Anything having to do with Hasidic or ultra-Orthodox Jews in Rockland County draws a tremendous amount of interest. Judging by the comments at the end of my colleague Steve Lieberman’s article, this holds true when it comes to Officer Glauber.

2. After years of study and deliberation, the Evangelical Lutheran Church in America decided to allow gays and lesbians who live in committed, same-sex relationships to serve as clergy.

The move is no great surprise, but another step toward the gradual acceptance of gays and lesbians in the mainline Protestant world.

“We’re going to be living in tension and ambiguity for a longer time, partly because the culture has shifted,” David Steinmetz, a Duke Divinity School professor of Christian history, told the AP.

So what happens now? Will the ELCA, which has seen its membership drop from 5.3 million to 4.7 million, get smaller, thrive, break up or what?

Columnist Rod Dreher of the Dallas Morning News outlines three possible scenarios, but favors this one:

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The ELCA will continue to decline, while more conservative churches will probably prosper in the short run. But the demographic wave on homosexuality is real, and it’s going to impact conservative churches in a big way over the coming decades. But secularism — that is, being unchurched and happy with it — is also a rising trend among younger Americans. Liberalization on the gay issue ought to in theory help more tolerant congregations attract people, but in practice, it’s going to be a wash because significantly fewer of these people are going to care about belonging to any church at all in the future.

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3. Much more quietly, the Churchwide Assembly of the ELCA voted to enter into a “full communion” agreement with the United Methodist Church (which already did so).

What does this mean? It means that each mainline denomination recognizes the other’s baptism, Eucharist, and ministry.

It’s not a merger by any stretch, but does say that there is not much that divides the two Christians camps.

At the local level, mainline churches already work closely in many communities. Most have much in common in terms of theology and their basic world views, so the denominations are really catching up with their local communities.

That’s ELCA Presiding Bishop Mark Hanson on the left, hugging it out with United Methodist Bishop Gregory Palmer.

Episcopal/Anglican split to widen?

When Archbishop of Canterbury Rowan Williams attended the opening of the Episcopal Church’s national meeting in Anaheim last week, he said, “I hope and pray that there won’t be decisions in the coming days that could push us further apart.”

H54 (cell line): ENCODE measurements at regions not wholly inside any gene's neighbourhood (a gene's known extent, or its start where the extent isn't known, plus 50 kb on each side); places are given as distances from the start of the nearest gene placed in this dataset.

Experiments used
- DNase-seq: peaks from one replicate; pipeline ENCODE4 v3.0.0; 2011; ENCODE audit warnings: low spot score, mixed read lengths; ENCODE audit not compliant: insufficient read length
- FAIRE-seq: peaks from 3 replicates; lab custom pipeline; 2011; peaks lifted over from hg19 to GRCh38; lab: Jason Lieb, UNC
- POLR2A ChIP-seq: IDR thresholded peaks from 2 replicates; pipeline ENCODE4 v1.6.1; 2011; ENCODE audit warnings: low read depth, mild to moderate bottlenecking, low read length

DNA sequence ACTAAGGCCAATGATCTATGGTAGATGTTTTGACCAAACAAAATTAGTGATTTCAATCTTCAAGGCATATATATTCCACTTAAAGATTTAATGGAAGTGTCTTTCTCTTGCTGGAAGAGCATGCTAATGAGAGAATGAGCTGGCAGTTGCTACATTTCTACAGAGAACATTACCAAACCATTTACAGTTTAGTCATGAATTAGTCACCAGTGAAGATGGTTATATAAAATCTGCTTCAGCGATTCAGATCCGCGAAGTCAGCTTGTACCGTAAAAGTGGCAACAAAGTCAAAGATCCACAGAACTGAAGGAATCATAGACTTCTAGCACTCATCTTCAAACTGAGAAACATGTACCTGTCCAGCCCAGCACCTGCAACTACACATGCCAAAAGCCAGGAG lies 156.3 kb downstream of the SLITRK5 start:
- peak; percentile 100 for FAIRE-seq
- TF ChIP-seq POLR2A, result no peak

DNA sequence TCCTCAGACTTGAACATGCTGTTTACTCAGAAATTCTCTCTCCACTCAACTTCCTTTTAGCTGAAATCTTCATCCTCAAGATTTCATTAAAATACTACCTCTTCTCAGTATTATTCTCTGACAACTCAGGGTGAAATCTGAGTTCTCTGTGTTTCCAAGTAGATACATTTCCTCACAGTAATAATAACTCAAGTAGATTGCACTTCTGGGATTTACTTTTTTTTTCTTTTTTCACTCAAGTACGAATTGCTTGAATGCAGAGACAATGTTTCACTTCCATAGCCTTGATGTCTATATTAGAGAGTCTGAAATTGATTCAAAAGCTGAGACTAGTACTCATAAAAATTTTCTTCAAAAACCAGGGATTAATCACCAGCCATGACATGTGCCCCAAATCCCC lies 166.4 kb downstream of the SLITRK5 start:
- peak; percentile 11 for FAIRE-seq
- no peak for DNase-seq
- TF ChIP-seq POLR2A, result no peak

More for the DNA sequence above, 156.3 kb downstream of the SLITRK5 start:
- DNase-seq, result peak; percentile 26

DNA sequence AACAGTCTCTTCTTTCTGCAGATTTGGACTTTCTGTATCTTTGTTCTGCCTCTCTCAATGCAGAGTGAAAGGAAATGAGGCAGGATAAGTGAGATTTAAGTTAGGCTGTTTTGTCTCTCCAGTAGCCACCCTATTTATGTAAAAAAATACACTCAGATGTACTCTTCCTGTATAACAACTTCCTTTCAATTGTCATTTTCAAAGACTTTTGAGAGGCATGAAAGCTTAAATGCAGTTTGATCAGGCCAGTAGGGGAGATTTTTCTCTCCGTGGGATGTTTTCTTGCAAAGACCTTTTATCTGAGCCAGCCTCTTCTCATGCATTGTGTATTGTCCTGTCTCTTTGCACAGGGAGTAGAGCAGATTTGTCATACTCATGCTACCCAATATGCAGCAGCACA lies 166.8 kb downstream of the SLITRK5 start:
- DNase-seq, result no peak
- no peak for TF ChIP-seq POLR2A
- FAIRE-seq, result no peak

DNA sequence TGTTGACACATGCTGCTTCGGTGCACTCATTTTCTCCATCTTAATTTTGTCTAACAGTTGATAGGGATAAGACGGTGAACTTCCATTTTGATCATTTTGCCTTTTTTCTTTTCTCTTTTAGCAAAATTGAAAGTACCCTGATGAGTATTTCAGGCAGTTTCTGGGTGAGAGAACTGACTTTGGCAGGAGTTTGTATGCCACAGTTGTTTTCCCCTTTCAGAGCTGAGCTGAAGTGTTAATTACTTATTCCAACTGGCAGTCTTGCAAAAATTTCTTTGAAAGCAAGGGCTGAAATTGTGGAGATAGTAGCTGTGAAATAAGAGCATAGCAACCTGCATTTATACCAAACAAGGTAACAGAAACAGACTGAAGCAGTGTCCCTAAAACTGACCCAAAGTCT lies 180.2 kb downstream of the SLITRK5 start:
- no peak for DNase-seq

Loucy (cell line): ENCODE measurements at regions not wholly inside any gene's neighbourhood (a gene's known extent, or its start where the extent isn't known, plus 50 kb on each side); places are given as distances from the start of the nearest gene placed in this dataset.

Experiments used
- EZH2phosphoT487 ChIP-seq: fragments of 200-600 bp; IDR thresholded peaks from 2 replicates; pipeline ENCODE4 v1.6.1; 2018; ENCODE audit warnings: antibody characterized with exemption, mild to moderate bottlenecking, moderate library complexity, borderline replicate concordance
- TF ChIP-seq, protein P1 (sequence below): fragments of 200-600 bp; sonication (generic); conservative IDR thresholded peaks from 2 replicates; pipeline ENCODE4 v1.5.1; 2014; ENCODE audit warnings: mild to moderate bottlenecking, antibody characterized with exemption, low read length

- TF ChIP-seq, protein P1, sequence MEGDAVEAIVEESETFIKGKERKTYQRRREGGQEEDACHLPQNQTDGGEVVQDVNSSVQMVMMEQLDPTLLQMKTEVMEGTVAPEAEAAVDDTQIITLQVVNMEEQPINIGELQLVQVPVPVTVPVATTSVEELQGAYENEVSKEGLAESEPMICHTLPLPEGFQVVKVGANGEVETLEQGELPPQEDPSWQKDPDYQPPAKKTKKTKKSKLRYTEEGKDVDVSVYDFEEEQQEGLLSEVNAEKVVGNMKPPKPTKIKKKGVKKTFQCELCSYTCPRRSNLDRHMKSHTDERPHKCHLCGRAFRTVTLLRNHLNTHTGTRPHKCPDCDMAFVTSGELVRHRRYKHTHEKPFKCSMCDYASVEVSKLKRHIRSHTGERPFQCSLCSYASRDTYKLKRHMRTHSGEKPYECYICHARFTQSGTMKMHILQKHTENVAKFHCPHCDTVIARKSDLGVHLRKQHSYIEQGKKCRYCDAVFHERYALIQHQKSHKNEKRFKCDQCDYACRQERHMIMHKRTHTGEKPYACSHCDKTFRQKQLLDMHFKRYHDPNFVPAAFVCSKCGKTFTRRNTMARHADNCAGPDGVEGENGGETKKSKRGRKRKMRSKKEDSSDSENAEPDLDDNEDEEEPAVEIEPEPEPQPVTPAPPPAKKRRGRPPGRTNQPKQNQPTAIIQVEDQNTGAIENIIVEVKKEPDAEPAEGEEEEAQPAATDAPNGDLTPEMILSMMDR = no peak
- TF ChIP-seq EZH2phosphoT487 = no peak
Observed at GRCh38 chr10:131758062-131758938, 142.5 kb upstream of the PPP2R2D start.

So much for that.

Yesterday, bishops at the General Convention voted 99-45 with two abstentions for a statement that “God has called and may call” gays and lesbians to ministry.

The day before, lay leaders and clergy had passed a similar resolution. Their group, the House of Deputies, is expected to approve the bishops’ version before things break up Friday.

Three years ago, the Episcopal Church took the position that restraint should be showed in the selection of bishops — meaning that choosing another gay bishop, after Gene Robinson of New Hampshire, would further anger much of the Anglican Communion.

Now, the EC appears to be moving away from that position. But it’s still not entirely clear (at least to me) how the new resolutions are expected to change things.

The AP’s Rachel Zoll writes:

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Drafters of the latest statement insisted that the resolution only acknowledges that the Episcopal Church ordains partnered gays and lesbians and is not a repeal of what was widely considered a moratorium on consecrating gay bishops.

“The constitution and canons of our church as currently written do not preclude gay and lesbian persons from participating,” in any part of the church, said the Rev. Gay Clark Jennings, on the committee that drafted the statement. “These people have responded to God’s call.”

Still no gay clergy for PCUSA (at least, officially)

Presbyterian Church (USA)’s offical ban on gay clergy lives on.

The denomination’s regional bodies have voted down a proposed change to church law that would have allowed gays and lesbians to be ordained.

Delegates to a denominational assembly approved the change last year, but a majority of presbyteries — 87 out of 173 — had to support the move.

Presbyteries have been voting for several months. As of Saturday, 88 presbyteries voted against the change, meaning that the closely watched vote is over.

Back in 1996, denominational law was changed to prohibit the ordination of anyone who wasn’t married or chaste. The move was aimed at prohibiting the ordination of gay clergy.

This was the third unsuccessful effort to overturn the law.

The Hudson River Presbytery, which represents 91 congregations in Westchester, Rockland, Putnam and four northern counties, voted in favor of rescinding the ban. Delegates in the gay-friendly region voted back in February: 94 yes, 12 no, 1 abstention.

The proposed new amendment looked like this:

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“Those who are called to ordained service in the church, by their assent to the constitutional questions for ordination and installation (W-4.4003), pledge themselves to live lives obedient to Jesus Christ the Head of the Church, striving to follow where he leads through the witness of the Scriptures, and to understand the Scriptures through the instruction of the Confessions. In so doing, they declare their fidelity to the standards of the Church. Each governing body charged with examination for ordination and/or installation (G-14.0240 and G-14.0450) establishes the candidate’s sincere efforts to adhere to these standards.”